(A) whether the information derived from the encryption research was disseminated, and if so, whether it was disseminated in a manner reasonably calculated to advance the state of knowledge or development of encryption technology, versus whether it was disseminated in a manner that facilitates infringement under this title or a violation of applicable law other than this section, including a violation of privacy or breach of security;
(B) whether the person is engaged in a legitimate course of study, is employed, or is appropriately trained or experienced, in the field of encryption technology; and
(C) whether the person provides the copyright owner of the work to which the technological measure is applied with notice of the findings and documentation of the research, and the time when such notice is provided.
Problematically for Hotz, and others may disagree, but this case is distinguishable from the iPhone situation at first glance. While the jailbreaking of the iPhone allowed for the phone to operate on different networks and use applications available from third parties who did not wish to play the Apple Store’s games. Allowing the phone to operate on other networks furthered the Congressional goal of interoperability, while allowing users to install third party applications on the phone was not a copyright violation. Pirating the applications would have been, but properly purchasing or licensing the rights to the software, even if used on a jailbroken phone, is not the same as full blown copyright infringement.
In contrast, this situation finds Playstation 3 users with a device to let them play games for which they possess neither copyright rights or licenses. This dispute may appear to be about accessibility like the iPhone situation was, but there are no networks to be accessed here, or new applications to be run on the Playstation 3. From the looks of Sony’s pleading and the surrounding media attention, the primary use of this development is for piracy and use of counterfeit games. While producers of video games (or “vidjea games,” as my grandmother would say) may be an unscrupulous lot for trying to kill the first purchase doctrine, piracy is still unlawful. As this situation appears to be wildly different from the iPhone disputes of yesteryear, geohot et al‘s workaround is not likely to be exempt from 17 U.S.C. § 1201.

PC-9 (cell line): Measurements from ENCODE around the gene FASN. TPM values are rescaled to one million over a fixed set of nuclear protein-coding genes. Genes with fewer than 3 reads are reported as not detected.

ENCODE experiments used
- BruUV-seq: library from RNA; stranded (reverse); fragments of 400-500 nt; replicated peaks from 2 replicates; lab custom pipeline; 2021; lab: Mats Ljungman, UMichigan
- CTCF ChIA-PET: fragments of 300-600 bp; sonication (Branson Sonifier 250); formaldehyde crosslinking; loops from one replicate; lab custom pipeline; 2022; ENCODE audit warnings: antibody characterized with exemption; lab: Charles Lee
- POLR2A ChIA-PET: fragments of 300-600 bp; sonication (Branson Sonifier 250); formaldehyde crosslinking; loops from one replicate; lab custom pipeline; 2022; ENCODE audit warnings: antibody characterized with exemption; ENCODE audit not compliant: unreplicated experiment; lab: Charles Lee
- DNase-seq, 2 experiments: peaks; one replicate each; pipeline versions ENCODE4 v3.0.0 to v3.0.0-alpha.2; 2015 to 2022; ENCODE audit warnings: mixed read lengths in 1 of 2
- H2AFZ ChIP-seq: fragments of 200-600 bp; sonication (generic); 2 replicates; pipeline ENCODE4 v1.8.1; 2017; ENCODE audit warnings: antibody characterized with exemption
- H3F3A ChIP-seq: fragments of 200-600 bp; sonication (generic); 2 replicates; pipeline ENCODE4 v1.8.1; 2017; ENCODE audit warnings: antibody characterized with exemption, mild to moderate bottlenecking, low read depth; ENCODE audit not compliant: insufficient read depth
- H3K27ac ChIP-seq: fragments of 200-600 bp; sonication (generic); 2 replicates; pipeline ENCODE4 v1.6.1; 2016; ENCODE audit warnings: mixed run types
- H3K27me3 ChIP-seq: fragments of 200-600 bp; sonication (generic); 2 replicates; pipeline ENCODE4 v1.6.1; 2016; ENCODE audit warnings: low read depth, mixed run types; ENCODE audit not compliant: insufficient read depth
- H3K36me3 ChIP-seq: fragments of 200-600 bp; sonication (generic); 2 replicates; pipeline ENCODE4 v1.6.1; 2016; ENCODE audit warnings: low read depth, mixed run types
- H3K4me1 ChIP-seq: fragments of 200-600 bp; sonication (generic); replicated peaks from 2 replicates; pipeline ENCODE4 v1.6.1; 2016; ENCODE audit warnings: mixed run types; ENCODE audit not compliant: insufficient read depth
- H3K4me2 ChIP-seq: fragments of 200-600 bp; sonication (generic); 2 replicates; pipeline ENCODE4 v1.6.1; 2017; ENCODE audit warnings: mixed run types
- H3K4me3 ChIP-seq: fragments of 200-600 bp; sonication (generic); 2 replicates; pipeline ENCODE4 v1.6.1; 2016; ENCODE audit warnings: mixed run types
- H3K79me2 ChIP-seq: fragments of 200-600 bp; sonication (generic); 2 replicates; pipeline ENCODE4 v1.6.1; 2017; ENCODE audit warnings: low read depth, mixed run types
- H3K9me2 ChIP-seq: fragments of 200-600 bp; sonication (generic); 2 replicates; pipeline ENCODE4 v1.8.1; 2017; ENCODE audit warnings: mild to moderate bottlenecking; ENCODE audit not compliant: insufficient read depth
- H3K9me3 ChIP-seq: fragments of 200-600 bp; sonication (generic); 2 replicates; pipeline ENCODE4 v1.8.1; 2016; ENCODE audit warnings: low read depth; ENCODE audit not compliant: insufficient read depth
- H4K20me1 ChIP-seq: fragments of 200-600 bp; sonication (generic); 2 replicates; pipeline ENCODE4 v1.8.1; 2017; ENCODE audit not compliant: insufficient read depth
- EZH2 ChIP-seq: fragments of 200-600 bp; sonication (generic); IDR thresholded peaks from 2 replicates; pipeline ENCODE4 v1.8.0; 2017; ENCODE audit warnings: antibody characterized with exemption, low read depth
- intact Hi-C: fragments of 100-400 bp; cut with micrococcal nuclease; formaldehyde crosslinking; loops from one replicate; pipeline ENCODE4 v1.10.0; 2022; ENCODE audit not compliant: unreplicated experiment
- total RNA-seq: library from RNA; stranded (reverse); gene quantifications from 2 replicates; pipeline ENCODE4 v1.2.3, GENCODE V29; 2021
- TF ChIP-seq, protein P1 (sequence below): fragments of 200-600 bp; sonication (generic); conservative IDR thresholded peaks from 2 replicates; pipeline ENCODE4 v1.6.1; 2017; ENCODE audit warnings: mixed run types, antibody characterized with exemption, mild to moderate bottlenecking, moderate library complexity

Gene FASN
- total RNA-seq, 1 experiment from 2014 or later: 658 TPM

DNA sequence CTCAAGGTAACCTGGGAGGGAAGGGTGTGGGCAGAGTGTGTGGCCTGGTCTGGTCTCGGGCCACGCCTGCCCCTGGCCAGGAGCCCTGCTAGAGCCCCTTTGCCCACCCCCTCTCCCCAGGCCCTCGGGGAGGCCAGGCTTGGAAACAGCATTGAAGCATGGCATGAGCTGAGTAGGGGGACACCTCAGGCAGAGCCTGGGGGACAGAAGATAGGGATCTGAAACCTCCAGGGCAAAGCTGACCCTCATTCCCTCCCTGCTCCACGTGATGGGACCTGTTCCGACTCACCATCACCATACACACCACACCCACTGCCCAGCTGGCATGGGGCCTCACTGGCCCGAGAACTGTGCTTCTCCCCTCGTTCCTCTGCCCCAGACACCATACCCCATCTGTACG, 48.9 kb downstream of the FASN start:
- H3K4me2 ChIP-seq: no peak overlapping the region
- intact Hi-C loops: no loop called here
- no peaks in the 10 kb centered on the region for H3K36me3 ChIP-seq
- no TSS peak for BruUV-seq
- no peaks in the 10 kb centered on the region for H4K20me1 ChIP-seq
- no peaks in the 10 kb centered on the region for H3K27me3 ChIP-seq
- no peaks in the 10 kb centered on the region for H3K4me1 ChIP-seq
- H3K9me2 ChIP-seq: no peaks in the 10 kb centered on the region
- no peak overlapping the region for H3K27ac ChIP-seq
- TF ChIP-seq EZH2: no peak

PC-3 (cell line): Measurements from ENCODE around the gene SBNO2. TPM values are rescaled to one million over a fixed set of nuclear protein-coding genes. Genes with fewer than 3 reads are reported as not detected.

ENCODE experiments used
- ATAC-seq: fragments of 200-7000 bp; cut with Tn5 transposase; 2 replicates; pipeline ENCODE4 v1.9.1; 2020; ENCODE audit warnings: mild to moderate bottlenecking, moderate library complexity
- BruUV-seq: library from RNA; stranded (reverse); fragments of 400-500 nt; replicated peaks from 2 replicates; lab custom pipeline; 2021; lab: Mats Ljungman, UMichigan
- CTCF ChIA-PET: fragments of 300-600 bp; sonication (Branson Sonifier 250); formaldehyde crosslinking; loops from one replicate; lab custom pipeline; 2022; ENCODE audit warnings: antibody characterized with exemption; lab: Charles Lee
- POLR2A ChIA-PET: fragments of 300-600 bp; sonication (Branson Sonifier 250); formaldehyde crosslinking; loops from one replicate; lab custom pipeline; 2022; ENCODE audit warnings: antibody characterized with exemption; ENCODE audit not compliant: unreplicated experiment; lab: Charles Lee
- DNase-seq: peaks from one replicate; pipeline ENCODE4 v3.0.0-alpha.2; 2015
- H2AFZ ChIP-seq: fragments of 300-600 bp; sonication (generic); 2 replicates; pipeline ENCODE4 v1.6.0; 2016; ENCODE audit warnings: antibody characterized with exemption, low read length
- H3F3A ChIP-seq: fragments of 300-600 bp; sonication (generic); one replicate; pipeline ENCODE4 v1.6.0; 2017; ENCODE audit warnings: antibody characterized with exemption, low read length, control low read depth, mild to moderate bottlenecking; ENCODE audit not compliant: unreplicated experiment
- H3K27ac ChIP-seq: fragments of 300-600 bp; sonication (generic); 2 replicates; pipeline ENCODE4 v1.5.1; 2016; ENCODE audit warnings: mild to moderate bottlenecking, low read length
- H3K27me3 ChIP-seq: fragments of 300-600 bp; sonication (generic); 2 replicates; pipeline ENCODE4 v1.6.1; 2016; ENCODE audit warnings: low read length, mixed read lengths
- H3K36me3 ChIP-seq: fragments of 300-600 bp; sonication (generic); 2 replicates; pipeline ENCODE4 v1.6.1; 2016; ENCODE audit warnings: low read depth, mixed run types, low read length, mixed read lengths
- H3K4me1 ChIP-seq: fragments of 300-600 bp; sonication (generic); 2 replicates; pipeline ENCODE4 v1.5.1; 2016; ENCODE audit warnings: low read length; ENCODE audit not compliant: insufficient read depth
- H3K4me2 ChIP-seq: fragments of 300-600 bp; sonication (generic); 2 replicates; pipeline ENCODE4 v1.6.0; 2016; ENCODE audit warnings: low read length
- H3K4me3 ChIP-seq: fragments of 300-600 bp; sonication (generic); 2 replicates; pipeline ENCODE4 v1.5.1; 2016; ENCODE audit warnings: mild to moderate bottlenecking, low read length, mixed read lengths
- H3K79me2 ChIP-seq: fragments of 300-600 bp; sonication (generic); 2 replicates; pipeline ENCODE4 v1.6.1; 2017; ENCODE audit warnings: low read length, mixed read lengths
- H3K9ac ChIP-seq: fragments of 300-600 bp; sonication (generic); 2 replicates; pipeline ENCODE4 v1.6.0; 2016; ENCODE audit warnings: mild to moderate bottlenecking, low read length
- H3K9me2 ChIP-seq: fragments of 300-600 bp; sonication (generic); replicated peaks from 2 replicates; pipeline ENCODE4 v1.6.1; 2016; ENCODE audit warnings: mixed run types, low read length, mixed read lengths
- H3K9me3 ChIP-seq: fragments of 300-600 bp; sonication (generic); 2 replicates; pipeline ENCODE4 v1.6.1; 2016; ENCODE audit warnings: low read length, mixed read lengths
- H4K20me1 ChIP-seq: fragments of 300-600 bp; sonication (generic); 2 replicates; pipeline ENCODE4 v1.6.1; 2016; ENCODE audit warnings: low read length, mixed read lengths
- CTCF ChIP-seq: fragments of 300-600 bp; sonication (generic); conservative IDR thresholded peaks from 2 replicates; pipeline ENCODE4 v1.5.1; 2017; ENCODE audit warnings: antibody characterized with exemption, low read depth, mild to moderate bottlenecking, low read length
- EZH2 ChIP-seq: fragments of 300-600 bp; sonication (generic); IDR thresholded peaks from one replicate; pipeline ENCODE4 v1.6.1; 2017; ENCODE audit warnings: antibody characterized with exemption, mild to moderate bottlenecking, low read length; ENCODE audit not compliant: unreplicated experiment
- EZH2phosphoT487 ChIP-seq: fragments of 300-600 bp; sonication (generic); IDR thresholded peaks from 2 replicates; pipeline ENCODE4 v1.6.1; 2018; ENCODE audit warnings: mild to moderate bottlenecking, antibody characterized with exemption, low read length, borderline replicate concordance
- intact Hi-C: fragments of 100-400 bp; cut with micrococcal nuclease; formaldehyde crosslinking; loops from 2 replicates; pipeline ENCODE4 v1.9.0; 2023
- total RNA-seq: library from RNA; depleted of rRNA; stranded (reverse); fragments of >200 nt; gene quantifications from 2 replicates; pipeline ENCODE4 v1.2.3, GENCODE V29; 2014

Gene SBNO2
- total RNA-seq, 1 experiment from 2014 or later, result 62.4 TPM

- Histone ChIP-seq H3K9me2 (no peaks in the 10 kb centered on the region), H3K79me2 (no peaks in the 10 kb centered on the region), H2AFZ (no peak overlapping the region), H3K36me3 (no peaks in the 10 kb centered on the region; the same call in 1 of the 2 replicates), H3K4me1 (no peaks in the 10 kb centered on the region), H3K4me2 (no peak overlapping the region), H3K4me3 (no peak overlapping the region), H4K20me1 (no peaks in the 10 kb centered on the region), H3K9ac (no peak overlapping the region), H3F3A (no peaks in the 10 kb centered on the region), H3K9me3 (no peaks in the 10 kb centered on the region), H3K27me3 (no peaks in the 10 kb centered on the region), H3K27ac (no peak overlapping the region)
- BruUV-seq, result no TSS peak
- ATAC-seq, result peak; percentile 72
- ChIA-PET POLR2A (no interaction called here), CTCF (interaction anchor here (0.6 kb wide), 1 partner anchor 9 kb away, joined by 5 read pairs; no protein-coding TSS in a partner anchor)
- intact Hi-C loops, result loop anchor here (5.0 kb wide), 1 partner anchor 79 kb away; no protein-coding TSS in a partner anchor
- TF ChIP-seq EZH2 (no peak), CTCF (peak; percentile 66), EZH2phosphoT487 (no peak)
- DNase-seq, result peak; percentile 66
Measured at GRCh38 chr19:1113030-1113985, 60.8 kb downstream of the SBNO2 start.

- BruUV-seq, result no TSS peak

Of course the headline here seems like common sense, but what’s surprising is that many attorneys have trouble with this bit of wisdom. As surprising as it may be, understanding why practicing attorneys have trouble controlling their aggressive tendencies is not difficult when you think about it. The problem is, when you have to spend 80% of your time dealing with deadbeats and scam artists, you end up in a near-permanent state of cynicism. Hell — in a lot of instances, it helps to be a bit of a dick. This, of course, is the motto of any self-respecting alpha.
Good attorneys, however, know how and when to turn off the bloodlust. The best attorneys manage to avoid it altogether. The moment you start to get emotional about going after that one defendant, the moment it becomes personal for you, there is a real danger that you’re going to accidentally misdirect that energy. If you lose the big picture in a haze of red, bad things can start to happen. Recent events in the heated debate over copyright enforcement serve as proof.
Larry Flynt Publications (LFP) just parted ways with Evan Stone, an attorney that was hired to pursue the hundreds of BitTorrent users who are illegally trading copies of one of the company’s recent video titles, This Ain’t Avatar XXX. When Stone wanted to press harder than his client, not surprisingly he got the boot. It turns out that when LFP was unwilling to bite the hand of Time Warner Cable, an ISP dragging its heels on turning over customer information tied to IP addresses used to share the movie, Stone became unhappy with LFP’s intestinal fortitude.
According to LFP President Michael Klein . . . the shifting focus from the alleged pirates to putting pressure on the cable companies was not a strategy that appealed to the iconic adult company, which has a television division and continuing global ambitions that require it to be a partner rather than an antagonist with companies like Time Warner. . . . Klein said that as much as LFP is determined to maintain a professional relationship with cable operators, it was ultimately their frustration with Stone’s aggressive PR tactics that led them to the decision to end the contract with him.
“He wanted us to put pressure on the cable operators, but it’s not our goal to go after them,” Klein told AVN. “We want to look at ways to go after pirates, and we thought this strategy might work out, but the reason why we terminated with Stone was because of what we considered to be his unprofessional tactics.” (source)
Even though the company was happy to quietly let him go, Stone took the more douchey path of announcing his break with LFP to the press.
Plenty of attorneys argue — and they’re not necessarily wrong — that being successful requires adopting the client’s problems as if they were the attorney’s own. However, very few businesses become successful by playing hardball with everyone the way an attorney would. (Similarly, any company that is always as cautious as their attorney advises will likely fail to excel.) The problem comes when your level of tenacity goes beyond the client’s, and fighting the problem becomes for your benefit rather than theirs. This is almost always a recipe for disaster, especially considering it can require superhuman empathic skills to know where the line is sometimes. Unfortunately, there’s no law school course that will give you the paracortex of a Betazoid, so you’ll have to rely on your own douchetastic meter to figure out when you’ve gone too far. There’s no surefire way to navigate this conundrum, but staying away from brash and overly aggressive tactics will help, and that’s a good practice in any endeavor.